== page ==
Friends? Let me hear it. How long do you think you could survive sans-cell phone? Are you an old curmudgeon like me, who doesn’t even have Internet capabilities on their phone? Are you guilty of texting-while-socializing? And finally, is anyone willing to downgrade to the Saved by the Bell model? I’d give it a shot. I mean, at least it’d never get lost.

Photo Credit: crazygirlnation.com

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  1. after my mom seperated from her husband my cell phone w/ texting got cut off. I was ADDICTED to this thing. The keyboard was black from all that chitter chatter I made. I had to get a phone on a college kids budget. Now I own a flip phone with ZERO texting, zero internet, and I love it. My mind is clear now and I don’t really rely on it. My wallet thanks me and my thumbs thank me.

  2. This is so true, and it’s almost impossible to go anywhere without it because like you said, people think you died if you don’t answer your phone. Personally, I hate having a phone. When I was ten it was ridiculous for a kid that age to have a phone and parents hated them. Now parents freak out if you don’t have your phone with you.

  3. Great post! As this is my first year anniversary with my cellphone (also a really old one that was handed down to me by my sister) I think I could do without it. I find cellphones sort of annoying anyways haha But of course they are great for texting and planning dates with friends! But lately I’ve been wanting to get rid of it A LOT.

  4. This is an awesome article! Just 2 days ago I went out for ice cream with an old friend and I found it very insulting that whilst she was telling me the story of her latest conquer not once did I peruse my iPhone, I listened carefully, gave inputs when the time was right and gave her my opinion and advice when she ended. However when it was my turn and I was telling her how my mom have me the best advice ever, she kept checking her Facebook and her “BFFs” (don’t get me started on them) kept sending her BBM messages…At one point I just shut up and let her send her texts, she noticed I stopped talking 5 seconds later…. Can I translate this into Spanish and post it on Facebook and/or Tmblr? I promise to give you all the credit and even put a link to the original article. This is so good I want all my friends to read it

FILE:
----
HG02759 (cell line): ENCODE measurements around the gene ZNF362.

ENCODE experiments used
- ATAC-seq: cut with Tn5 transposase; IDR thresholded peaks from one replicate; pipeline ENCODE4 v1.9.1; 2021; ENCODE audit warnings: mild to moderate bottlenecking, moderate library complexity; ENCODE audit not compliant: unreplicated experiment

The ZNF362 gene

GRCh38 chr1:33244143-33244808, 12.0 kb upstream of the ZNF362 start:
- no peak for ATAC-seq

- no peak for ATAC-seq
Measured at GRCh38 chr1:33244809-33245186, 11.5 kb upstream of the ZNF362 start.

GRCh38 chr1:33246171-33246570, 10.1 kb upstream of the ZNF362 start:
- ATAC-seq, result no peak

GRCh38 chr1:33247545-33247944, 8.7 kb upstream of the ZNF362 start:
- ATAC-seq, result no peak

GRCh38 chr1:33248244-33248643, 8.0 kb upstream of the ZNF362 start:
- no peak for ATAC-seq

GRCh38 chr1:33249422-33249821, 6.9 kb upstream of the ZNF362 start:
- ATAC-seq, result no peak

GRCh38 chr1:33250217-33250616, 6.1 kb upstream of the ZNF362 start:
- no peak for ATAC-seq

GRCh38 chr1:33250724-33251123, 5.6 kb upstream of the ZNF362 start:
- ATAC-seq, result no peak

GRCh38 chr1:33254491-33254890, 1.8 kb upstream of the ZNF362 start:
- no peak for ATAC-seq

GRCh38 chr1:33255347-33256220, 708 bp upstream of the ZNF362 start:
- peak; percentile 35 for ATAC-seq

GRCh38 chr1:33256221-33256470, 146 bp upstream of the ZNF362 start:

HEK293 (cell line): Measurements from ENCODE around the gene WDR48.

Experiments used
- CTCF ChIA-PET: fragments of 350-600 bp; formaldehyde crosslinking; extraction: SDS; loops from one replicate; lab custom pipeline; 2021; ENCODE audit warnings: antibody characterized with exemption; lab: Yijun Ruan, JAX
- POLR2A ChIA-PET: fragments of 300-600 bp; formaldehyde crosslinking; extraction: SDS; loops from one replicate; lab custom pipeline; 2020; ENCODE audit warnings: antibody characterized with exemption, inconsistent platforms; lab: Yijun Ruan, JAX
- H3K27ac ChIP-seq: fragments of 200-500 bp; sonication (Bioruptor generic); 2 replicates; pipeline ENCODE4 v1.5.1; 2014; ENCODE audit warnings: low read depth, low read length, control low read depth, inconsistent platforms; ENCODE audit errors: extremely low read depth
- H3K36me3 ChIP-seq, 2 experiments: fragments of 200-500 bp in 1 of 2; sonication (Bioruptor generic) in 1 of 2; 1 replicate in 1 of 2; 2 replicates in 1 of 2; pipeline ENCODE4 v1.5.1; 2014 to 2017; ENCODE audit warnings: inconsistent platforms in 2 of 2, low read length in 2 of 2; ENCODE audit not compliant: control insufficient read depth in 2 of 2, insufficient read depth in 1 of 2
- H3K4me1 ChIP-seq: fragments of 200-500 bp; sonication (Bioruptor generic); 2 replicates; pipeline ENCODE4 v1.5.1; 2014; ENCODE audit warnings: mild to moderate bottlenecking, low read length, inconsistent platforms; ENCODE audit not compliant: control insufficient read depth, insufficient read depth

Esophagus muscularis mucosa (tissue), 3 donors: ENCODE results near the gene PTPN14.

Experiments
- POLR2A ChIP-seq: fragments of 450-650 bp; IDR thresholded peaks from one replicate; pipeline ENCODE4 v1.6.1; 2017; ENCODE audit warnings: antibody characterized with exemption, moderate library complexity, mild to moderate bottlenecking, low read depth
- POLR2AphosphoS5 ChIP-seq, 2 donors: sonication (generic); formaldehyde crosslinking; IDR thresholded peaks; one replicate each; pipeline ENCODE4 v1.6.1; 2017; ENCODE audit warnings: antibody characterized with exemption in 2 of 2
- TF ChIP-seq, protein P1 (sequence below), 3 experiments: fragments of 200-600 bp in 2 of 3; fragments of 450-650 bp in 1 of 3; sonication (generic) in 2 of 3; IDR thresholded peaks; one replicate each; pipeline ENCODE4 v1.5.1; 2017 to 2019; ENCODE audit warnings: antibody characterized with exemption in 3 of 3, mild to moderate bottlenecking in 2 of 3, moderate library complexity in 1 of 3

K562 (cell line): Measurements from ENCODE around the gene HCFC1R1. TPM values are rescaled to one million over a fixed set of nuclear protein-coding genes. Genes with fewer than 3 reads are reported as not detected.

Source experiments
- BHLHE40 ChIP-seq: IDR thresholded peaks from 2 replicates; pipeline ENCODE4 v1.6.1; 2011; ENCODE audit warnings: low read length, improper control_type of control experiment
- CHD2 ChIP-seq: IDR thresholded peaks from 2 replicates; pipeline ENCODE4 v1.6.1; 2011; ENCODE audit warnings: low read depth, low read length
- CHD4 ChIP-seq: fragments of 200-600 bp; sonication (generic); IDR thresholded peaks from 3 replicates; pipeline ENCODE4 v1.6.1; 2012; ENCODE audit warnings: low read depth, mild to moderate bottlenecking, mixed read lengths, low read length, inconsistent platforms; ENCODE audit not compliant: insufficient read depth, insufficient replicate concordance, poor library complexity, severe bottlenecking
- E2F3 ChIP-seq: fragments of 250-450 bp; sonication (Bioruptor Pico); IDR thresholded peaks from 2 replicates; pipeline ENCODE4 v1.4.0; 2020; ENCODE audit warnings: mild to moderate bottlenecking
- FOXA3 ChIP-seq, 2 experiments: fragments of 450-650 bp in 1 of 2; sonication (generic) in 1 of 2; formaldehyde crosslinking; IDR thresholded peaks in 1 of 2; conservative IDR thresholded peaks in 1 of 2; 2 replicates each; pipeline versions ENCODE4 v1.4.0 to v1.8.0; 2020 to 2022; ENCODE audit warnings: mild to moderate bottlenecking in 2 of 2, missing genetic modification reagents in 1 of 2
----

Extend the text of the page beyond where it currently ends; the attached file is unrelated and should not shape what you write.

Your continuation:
5. So true! Sometimes I leave my phone at home or turn it off on purpose just to be disconnected!

  6. I definitely agree with this entry. We are a part of a button clicking culture where people have manufactured a need for their cellphones, thus making it harder to master the art of disconnecting. But as you also mention, we need to be able to draw the line, make some rules in regards to the use of cellphones in specific contexts etc.

    In reference to this entry, I would recommend that you watch this talk by Amber Case: http://www.ted.com/talks/amber_case_we_are_all_cyborgs_now.html. It is a very interesting talk about the culture of technology and how the self has been extended because of this culture.

    Thank you for sharing, Karen.

  7. WITHOUT my cellphone, I am an unhappy person lol but I have stayed away from the text craze….not to say I DON’T text, I do, but maybe only 2 a day…that’s about my average. I promised myself I would never text while I’m socializing, I try never to pull out my phone when I’m with friends. :-) Personal rule! Great article Karen! :-D

  8. I agree wholeheartedly with your post! We’re so plugged in at all times compared to … what? Three, four years ago? It’s so strange at times to realize how second nature it is to answer a text while talking to a friend or while you’re eating dinner and having a conversation, you stop right in the middle of a sentence to check an alert coming from an app or something to reply right away. I have a rule now where I don’t use my phone at dinner or at the movies. Or if I do, I ask if it’s all right.